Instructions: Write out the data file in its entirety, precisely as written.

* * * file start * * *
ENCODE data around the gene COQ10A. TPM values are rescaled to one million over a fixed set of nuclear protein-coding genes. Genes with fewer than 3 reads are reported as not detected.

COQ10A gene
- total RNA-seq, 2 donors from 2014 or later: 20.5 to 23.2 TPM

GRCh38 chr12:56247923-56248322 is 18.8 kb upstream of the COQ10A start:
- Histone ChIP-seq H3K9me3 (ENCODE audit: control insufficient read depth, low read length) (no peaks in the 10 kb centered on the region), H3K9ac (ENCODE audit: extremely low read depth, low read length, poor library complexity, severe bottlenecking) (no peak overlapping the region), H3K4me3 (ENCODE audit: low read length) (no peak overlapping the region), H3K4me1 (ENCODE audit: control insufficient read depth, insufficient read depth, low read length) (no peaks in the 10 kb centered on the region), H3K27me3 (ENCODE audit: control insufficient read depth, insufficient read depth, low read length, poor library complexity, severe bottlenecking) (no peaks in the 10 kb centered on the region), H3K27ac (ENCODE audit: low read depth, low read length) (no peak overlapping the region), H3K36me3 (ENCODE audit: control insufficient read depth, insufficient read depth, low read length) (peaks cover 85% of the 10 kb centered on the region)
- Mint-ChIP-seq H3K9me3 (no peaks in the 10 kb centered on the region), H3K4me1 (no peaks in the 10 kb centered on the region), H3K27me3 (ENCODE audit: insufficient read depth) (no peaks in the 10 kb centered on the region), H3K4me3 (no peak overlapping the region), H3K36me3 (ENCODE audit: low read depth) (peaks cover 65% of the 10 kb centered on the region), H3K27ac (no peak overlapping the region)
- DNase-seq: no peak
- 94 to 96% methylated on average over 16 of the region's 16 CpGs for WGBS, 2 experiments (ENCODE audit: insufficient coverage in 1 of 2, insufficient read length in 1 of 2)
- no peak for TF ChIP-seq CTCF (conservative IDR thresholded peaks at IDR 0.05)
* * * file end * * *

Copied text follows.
ENCODE data around the gene COQ10A. TPM values are rescaled to one million over a fixed set of nuclear protein-coding genes. Genes with fewer than 3 reads are reported as not detected.

COQ10A gene
- total RNA-seq, 2 donors from 2014 or later: 20.5 to 23.2 TPM

GRCh38 chr12:56247923-56248322 is 18.8 kb upstream of the COQ10A start:
- Histone ChIP-seq H3K9me3 (ENCODE audit: control insufficient read depth, low read length) (no peaks in the 10 kb centered on the region), H3K9ac (ENCODE audit: extremely low read depth, low read length, poor library complexity, severe bottlenecking) (no peak overlapping the region), H3K4me3 (ENCODE audit: low read length) (no peak overlapping the region), H3K4me1 (ENCODE audit: control insufficient read depth, insufficient read depth, low read length) (no peaks in the 10 kb centered on the region), H3K27me3 (ENCODE audit: control insufficient read depth, insufficient read depth, low read length, poor library complexity, severe bottlenecking) (no peaks in the 10 kb centered on the region), H3K27ac (ENCODE audit: low read depth, low read length) (no peak overlapping the region), H3K36me3 (ENCODE audit: control insufficient read depth, insufficient read depth, low read length) (peaks cover 85% of the 10 kb centered on the region)
- Mint-ChIP-seq H3K9me3 (no peaks in the 10 kb centered on the region), H3K4me1 (no peaks in the 10 kb centered on the region), H3K27me3 (ENCODE audit: insufficient read depth) (no peaks in the 10 kb centered on the region), H3K4me3 (no peak overlapping the region), H3K36me3 (ENCODE audit: low read depth) (peaks cover 65% of the 10 kb centered on the region), H3K27ac (no peak overlapping the region)
- DNase-seq: no peak
- 94 to 96% methylated on average over 16 of the region's 16 CpGs for WGBS, 2 experiments (ENCODE audit: insufficient coverage in 1 of 2, insufficient read length in 1 of 2)
- no peak for TF ChIP-seq CTCF (conservative IDR thresholded peaks at IDR 0.05)